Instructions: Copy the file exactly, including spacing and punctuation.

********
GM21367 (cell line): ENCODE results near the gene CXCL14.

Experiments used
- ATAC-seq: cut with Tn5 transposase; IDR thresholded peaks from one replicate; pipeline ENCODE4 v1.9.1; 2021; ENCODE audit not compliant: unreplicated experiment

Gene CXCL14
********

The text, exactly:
GM21367 (cell line): ENCODE results near the gene CXCL14.

Experiments used
- ATAC-seq: cut with Tn5 transposase; IDR thresholded peaks from one replicate; pipeline ENCODE4 v1.9.1; 2021; ENCODE audit not compliant: unreplicated experiment

Gene CXCL14